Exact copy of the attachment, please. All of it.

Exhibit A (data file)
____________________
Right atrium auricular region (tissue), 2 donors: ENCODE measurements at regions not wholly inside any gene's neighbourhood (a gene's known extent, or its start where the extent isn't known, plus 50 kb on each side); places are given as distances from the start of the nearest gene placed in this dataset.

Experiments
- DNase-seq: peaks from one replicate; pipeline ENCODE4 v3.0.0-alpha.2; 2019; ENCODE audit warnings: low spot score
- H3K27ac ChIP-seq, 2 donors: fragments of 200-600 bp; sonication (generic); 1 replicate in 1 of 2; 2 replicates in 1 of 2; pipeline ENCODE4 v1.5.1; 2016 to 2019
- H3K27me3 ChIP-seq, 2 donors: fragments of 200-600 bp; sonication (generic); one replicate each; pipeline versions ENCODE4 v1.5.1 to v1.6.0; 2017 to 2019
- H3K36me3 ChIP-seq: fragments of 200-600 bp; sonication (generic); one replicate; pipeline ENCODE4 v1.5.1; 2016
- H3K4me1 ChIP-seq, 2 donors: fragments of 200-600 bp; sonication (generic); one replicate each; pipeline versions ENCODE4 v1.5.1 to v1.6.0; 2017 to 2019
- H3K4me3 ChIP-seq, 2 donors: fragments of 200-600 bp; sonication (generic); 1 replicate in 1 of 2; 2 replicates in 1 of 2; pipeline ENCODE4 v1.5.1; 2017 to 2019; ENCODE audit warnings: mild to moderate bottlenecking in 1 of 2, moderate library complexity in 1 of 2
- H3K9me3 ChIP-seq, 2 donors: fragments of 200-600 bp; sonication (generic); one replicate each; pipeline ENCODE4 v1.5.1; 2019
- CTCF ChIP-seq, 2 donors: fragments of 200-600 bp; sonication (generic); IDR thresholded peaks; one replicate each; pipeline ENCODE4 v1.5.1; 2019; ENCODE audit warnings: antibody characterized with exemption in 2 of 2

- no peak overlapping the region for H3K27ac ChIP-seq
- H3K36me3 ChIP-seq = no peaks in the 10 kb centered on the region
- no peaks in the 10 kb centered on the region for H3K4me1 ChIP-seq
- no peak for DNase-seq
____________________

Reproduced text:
Right atrium auricular region (tissue), 2 donors: ENCODE measurements at regions not wholly inside any gene's neighbourhood (a gene's known extent, or its start where the extent isn't known, plus 50 kb on each side); places are given as distances from the start of the nearest gene placed in this dataset.

Experiments
- DNase-seq: peaks from one replicate; pipeline ENCODE4 v3.0.0-alpha.2; 2019; ENCODE audit warnings: low spot score
- H3K27ac ChIP-seq, 2 donors: fragments of 200-600 bp; sonication (generic); 1 replicate in 1 of 2; 2 replicates in 1 of 2; pipeline ENCODE4 v1.5.1; 2016 to 2019
- H3K27me3 ChIP-seq, 2 donors: fragments of 200-600 bp; sonication (generic); one replicate each; pipeline versions ENCODE4 v1.5.1 to v1.6.0; 2017 to 2019
- H3K36me3 ChIP-seq: fragments of 200-600 bp; sonication (generic); one replicate; pipeline ENCODE4 v1.5.1; 2016
- H3K4me1 ChIP-seq, 2 donors: fragments of 200-600 bp; sonication (generic); one replicate each; pipeline versions ENCODE4 v1.5.1 to v1.6.0; 2017 to 2019
- H3K4me3 ChIP-seq, 2 donors: fragments of 200-600 bp; sonication (generic); 1 replicate in 1 of 2; 2 replicates in 1 of 2; pipeline ENCODE4 v1.5.1; 2017 to 2019; ENCODE audit warnings: mild to moderate bottlenecking in 1 of 2, moderate library complexity in 1 of 2
- H3K9me3 ChIP-seq, 2 donors: fragments of 200-600 bp; sonication (generic); one replicate each; pipeline ENCODE4 v1.5.1; 2019
- CTCF ChIP-seq, 2 donors: fragments of 200-600 bp; sonication (generic); IDR thresholded peaks; one replicate each; pipeline ENCODE4 v1.5.1; 2019; ENCODE audit warnings: antibody characterized with exemption in 2 of 2

- no peak overlapping the region for H3K27ac ChIP-seq
- H3K36me3 ChIP-seq = no peaks in the 10 kb centered on the region
- no peaks in the 10 kb centered on the region for H3K4me1 ChIP-seq
- no peak for DNase-seq